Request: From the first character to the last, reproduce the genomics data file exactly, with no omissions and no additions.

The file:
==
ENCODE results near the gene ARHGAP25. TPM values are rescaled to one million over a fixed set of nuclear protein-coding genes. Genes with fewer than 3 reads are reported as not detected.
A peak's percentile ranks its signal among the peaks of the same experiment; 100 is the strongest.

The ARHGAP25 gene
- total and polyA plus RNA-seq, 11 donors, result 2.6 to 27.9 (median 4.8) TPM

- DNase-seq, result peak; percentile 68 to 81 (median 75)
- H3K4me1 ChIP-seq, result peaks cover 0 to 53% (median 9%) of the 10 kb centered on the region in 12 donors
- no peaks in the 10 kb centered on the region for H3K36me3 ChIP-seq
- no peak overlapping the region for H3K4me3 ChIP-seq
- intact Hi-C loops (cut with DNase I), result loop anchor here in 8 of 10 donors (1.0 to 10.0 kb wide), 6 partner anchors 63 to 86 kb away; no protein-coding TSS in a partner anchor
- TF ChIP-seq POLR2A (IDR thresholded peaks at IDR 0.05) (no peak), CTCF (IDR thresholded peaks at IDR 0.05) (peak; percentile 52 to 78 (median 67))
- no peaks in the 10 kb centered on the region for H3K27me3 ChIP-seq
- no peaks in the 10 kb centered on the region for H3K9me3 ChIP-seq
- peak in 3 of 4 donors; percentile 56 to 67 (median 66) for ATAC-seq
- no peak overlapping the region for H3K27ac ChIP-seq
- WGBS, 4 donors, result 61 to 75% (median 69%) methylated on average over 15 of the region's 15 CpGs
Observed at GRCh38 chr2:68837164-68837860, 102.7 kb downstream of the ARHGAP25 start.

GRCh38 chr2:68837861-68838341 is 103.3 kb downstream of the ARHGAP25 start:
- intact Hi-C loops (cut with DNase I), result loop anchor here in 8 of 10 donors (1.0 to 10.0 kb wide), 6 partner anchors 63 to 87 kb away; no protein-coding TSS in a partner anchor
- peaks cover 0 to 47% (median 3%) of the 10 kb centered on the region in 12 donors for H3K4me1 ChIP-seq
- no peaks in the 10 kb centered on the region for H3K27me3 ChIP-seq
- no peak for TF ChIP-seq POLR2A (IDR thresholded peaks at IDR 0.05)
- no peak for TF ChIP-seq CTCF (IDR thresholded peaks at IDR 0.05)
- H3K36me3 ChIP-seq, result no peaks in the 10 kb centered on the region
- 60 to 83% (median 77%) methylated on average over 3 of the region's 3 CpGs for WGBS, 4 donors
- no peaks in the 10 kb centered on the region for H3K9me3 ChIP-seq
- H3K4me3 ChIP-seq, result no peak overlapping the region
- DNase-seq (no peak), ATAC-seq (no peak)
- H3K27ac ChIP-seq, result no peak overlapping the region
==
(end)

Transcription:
ENCODE results near the gene ARHGAP25. TPM values are rescaled to one million over a fixed set of nuclear protein-coding genes. Genes with fewer than 3 reads are reported as not detected.
A peak's percentile ranks its signal among the peaks of the same experiment; 100 is the strongest.

The ARHGAP25 gene
- total and polyA plus RNA-seq, 11 donors, result 2.6 to 27.9 (median 4.8) TPM

- DNase-seq, result peak; percentile 68 to 81 (median 75)
- H3K4me1 ChIP-seq, result peaks cover 0 to 53% (median 9%) of the 10 kb centered on the region in 12 donors
- no peaks in the 10 kb centered on the region for H3K36me3 ChIP-seq
- no peak overlapping the region for H3K4me3 ChIP-seq
- intact Hi-C loops (cut with DNase I), result loop anchor here in 8 of 10 donors (1.0 to 10.0 kb wide), 6 partner anchors 63 to 86 kb away; no protein-coding TSS in a partner anchor
- TF ChIP-seq POLR2A (IDR thresholded peaks at IDR 0.05) (no peak), CTCF (IDR thresholded peaks at IDR 0.05) (peak; percentile 52 to 78 (median 67))
- no peaks in the 10 kb centered on the region for H3K27me3 ChIP-seq
- no peaks in the 10 kb centered on the region for H3K9me3 ChIP-seq
- peak in 3 of 4 donors; percentile 56 to 67 (median 66) for ATAC-seq
- no peak overlapping the region for H3K27ac ChIP-seq
- WGBS, 4 donors, result 61 to 75% (median 69%) methylated on average over 15 of the region's 15 CpGs
Observed at GRCh38 chr2:68837164-68837860, 102.7 kb downstream of the ARHGAP25 start.

GRCh38 chr2:68837861-68838341 is 103.3 kb downstream of the ARHGAP25 start:
- intact Hi-C loops (cut with DNase I), result loop anchor here in 8 of 10 donors (1.0 to 10.0 kb wide), 6 partner anchors 63 to 87 kb away; no protein-coding TSS in a partner anchor
- peaks cover 0 to 47% (median 3%) of the 10 kb centered on the region in 12 donors for H3K4me1 ChIP-seq
- no peaks in the 10 kb centered on the region for H3K27me3 ChIP-seq
- no peak for TF ChIP-seq POLR2A (IDR thresholded peaks at IDR 0.05)
- no peak for TF ChIP-seq CTCF (IDR thresholded peaks at IDR 0.05)
- H3K36me3 ChIP-seq, result no peaks in the 10 kb centered on the region
- 60 to 83% (median 77%) methylated on average over 3 of the region's 3 CpGs for WGBS, 4 donors
- no peaks in the 10 kb centered on the region for H3K9me3 ChIP-seq
- H3K4me3 ChIP-seq, result no peak overlapping the region
- DNase-seq (no peak), ATAC-seq (no peak)
- H3K27ac ChIP-seq, result no peak overlapping the region